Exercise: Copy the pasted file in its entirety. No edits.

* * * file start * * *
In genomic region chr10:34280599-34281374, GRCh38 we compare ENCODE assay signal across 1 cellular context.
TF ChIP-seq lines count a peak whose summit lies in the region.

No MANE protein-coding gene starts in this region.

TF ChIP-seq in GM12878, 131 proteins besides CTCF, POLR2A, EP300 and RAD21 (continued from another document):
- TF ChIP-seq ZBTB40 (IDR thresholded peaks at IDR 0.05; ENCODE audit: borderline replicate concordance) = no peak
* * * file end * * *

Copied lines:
In genomic region chr10:34280599-34281374, GRCh38 we compare ENCODE assay signal across 1 cellular context.
TF ChIP-seq lines count a peak whose summit lies in the region.

No MANE protein-coding gene starts in this region.

TF ChIP-seq in GM12878, 131 proteins besides CTCF, POLR2A, EP300 and RAD21 (continued from another document):
- TF ChIP-seq ZBTB40 (IDR thresholded peaks at IDR 0.05; ENCODE audit: borderline replicate concordance) = no peak